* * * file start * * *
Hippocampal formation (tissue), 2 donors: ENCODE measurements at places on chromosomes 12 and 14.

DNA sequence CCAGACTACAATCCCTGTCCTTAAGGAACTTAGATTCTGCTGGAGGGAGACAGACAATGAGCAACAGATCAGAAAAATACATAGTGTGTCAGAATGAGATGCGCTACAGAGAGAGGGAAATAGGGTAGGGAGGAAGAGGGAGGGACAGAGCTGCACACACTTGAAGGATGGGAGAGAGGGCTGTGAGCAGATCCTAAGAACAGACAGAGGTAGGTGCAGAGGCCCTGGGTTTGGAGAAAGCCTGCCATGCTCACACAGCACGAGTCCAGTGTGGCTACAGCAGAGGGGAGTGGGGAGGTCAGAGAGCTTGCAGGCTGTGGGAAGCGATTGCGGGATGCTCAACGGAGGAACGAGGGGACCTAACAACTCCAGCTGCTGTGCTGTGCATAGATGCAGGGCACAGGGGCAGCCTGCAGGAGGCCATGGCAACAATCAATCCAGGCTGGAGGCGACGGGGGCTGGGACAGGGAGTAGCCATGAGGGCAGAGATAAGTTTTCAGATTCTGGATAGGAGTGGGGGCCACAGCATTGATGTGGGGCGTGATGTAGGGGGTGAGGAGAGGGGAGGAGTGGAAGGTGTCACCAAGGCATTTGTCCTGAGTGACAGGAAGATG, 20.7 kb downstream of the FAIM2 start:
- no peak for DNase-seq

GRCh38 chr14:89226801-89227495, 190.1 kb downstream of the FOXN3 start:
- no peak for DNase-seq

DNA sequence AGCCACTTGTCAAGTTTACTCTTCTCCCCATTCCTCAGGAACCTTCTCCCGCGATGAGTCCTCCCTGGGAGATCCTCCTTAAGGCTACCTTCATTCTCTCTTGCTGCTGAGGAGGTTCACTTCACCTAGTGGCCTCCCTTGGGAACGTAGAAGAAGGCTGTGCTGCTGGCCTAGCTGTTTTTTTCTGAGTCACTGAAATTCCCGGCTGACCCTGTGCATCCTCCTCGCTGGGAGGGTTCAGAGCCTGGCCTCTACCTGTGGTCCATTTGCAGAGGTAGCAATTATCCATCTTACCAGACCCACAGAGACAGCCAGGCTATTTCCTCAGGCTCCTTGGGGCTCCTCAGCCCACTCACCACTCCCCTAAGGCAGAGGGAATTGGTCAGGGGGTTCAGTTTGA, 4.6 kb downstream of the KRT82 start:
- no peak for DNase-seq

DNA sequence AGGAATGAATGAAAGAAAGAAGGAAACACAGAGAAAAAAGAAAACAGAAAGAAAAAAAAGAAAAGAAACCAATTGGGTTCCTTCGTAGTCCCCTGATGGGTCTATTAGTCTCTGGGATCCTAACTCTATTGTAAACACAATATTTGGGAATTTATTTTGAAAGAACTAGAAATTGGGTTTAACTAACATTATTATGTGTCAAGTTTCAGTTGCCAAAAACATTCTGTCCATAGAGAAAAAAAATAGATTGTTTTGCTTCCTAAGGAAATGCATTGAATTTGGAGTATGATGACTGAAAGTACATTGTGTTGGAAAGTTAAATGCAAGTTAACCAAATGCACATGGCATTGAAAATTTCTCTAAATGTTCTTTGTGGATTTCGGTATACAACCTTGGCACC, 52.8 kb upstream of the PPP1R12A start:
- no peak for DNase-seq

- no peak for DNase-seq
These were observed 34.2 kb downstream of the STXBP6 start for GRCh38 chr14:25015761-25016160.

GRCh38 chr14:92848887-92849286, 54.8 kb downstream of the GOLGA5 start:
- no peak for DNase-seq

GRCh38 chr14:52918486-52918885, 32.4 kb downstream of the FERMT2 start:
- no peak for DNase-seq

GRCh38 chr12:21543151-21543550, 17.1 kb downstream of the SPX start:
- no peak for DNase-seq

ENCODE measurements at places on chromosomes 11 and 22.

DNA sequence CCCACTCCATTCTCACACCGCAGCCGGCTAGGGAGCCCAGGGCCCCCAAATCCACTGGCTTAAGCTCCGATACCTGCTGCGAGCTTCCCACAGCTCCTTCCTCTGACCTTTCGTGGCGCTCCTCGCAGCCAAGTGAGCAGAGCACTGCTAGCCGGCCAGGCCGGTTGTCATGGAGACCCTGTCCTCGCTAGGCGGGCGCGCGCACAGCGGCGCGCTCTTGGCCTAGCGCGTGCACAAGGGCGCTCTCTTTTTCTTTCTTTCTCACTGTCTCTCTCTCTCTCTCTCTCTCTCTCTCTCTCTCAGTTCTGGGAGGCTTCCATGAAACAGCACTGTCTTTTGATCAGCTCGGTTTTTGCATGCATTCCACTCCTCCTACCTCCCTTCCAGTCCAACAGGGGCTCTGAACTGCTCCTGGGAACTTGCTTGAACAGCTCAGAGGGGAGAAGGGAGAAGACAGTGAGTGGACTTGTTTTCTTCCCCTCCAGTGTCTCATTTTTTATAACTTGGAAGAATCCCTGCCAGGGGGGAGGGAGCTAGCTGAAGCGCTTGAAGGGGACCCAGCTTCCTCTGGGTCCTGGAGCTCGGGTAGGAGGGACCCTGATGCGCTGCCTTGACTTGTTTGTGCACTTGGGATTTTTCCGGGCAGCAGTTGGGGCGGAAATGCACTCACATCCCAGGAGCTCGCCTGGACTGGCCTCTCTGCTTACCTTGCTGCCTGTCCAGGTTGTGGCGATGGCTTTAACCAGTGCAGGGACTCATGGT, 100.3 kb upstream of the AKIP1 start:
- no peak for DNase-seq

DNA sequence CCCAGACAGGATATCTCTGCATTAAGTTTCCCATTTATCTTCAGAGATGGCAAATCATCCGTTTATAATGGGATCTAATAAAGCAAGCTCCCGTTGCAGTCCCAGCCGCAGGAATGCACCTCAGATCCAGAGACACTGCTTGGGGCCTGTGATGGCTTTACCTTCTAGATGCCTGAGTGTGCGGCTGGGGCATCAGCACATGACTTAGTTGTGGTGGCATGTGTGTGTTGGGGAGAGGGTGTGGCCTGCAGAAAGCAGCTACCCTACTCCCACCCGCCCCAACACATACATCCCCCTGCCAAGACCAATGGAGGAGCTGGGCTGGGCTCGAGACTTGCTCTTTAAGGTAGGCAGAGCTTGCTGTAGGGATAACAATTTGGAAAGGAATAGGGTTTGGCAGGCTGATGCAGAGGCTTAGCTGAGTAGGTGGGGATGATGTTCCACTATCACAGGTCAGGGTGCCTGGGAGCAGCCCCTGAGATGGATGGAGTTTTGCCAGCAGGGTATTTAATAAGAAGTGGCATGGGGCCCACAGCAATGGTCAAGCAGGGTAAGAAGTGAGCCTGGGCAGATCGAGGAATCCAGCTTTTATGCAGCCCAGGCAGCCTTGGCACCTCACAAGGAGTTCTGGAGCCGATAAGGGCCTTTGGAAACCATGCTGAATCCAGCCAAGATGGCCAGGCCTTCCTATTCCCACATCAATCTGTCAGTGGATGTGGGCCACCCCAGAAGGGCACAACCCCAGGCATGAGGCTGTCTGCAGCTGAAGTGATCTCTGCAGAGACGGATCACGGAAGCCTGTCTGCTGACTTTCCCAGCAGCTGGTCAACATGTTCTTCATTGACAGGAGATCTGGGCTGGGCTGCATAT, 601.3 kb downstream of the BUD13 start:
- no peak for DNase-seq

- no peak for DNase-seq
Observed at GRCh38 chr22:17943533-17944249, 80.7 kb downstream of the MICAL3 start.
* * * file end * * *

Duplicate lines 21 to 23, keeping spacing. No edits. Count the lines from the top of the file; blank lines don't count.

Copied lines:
DNA sequence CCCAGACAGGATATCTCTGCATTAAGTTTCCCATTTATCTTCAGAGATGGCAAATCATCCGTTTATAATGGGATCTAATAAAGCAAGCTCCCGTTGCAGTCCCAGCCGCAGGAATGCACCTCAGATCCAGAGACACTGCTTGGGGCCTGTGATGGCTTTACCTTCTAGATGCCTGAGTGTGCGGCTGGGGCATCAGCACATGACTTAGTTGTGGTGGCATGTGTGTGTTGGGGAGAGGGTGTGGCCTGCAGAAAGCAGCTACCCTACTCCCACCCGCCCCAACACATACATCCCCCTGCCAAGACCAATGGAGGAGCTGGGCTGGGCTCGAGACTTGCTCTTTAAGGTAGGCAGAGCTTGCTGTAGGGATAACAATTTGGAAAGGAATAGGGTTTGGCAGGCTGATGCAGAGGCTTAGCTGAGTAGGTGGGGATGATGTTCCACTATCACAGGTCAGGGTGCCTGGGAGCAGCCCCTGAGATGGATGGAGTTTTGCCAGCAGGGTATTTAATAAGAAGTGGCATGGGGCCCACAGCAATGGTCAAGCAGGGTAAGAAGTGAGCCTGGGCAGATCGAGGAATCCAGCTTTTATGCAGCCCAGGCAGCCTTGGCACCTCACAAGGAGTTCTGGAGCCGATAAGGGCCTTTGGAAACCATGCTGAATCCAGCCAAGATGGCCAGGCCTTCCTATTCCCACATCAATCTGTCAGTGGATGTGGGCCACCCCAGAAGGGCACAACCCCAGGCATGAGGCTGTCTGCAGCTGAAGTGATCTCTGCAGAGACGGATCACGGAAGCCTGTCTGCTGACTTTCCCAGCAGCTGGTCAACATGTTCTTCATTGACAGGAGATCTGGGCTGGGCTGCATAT, 601.3 kb downstream of the BUD13 start:
- no peak for DNase-seq

- no peak for DNase-seq